The spirit of Christmas

A Christmas Carol – The Old Red Lion, until 03 January 2015 (tickets)

‘Humbug’. The modern lexicon creatively being employed by the youth of today means it’s a word that sits on the milder end of the spectrum. Yet, tellingly, for many it retains a special power; it’s A Christmas Carol, Old Red Lion, courtesy of Anna Söderblom,11indelibly linked with one man and one situation. To tell someone they are a humbug is to accuse them of hating Christmas – a damning indictment indeed.

Dickens’ story is so powerful that it has forced a character into their own existence. Scrooge. A creation so potent that his very name became synonymous with being a miser. It is a very simple story – of one man’s redemption over the course of one fantastical night – that has held a grip over the imagination since it was written. Each generation has their own favourite; whether it was read to them at Christmas, seeing Alistair Sims in black and white hunched around the TV or going to the cinema to watch the Muppets.

Metal Rabbit are one of three companies performing A Christmas Carol in London this winter. If you are after lashings of period detail then Antic Disposition’s version in the fabulous surroundings of Middle Temple Hall may be more to your preference, however Metal Rabbit provides a stripped down updating that consciously nods as much towards modern Britain as it does the slum-like conditions that Dickens captured so well.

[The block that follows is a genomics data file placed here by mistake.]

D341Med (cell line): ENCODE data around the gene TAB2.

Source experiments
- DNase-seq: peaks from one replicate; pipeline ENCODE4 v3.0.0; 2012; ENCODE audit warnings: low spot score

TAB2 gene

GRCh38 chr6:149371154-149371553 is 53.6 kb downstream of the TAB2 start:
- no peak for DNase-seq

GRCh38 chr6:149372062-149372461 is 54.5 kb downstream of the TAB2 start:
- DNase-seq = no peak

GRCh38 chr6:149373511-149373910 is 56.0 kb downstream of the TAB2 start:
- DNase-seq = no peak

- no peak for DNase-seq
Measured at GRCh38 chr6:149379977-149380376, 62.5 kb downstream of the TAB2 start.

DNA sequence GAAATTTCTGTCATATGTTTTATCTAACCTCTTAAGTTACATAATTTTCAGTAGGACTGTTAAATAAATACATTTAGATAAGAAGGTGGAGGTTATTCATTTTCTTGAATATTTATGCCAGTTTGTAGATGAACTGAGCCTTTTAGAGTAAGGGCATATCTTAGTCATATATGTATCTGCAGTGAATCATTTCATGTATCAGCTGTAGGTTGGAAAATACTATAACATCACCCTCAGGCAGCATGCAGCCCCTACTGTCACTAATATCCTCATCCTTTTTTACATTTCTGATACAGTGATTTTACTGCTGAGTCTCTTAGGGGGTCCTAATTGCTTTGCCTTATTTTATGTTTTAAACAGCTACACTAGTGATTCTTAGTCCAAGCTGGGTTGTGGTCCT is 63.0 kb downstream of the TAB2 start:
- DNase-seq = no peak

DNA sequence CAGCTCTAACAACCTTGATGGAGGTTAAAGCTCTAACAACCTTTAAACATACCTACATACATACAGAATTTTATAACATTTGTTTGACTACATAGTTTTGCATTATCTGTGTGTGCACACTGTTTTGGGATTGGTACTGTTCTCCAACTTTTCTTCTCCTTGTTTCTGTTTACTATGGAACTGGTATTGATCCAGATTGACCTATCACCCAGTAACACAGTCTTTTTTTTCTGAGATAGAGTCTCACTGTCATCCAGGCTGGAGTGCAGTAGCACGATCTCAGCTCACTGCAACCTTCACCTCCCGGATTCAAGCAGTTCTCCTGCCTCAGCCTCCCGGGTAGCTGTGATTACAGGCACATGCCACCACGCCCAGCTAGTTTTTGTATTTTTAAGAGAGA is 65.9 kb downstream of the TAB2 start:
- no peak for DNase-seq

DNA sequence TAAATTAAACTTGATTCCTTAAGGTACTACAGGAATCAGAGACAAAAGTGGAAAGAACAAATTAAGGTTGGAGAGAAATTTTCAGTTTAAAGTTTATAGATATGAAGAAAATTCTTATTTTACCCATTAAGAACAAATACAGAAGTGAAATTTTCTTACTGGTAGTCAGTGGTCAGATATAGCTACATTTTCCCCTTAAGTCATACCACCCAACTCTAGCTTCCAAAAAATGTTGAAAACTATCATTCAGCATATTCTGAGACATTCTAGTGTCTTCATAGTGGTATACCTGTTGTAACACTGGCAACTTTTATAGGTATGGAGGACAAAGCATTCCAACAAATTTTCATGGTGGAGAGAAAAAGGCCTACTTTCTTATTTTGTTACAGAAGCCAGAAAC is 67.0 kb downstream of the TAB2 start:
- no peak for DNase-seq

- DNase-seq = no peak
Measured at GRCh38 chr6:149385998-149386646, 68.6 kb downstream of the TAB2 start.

Alexander McMorran’s Scrooge is, quite literally, at the centre of this production; he spends much of the play standing centre-stage on a safe (that neatly doubles as a gravestone). It is an arresting opening image that is enhanced by McMorran rhythmically clinking a chain to hint at the miser counting his money but also inescapably leading the subconscious to the ticking of a clock that governs the passage of time over this fantastical night.

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If life gives you lemons, make monologues

The Me Plays – The Old Red Lion Theatre, until 20 September 2014 (Tickets)

Filed by our roving reviewer, Emily Howe

Written and performed by Andrew Maddock, The Me Plays are a couple of self-penned, semi-autobiographical monologues, currently showing at The Old Red Lion. The space is perfect for the piece; intimate yet with a buzz to it, and it certainly helps that this little theatre is sold-out for tonight’s show.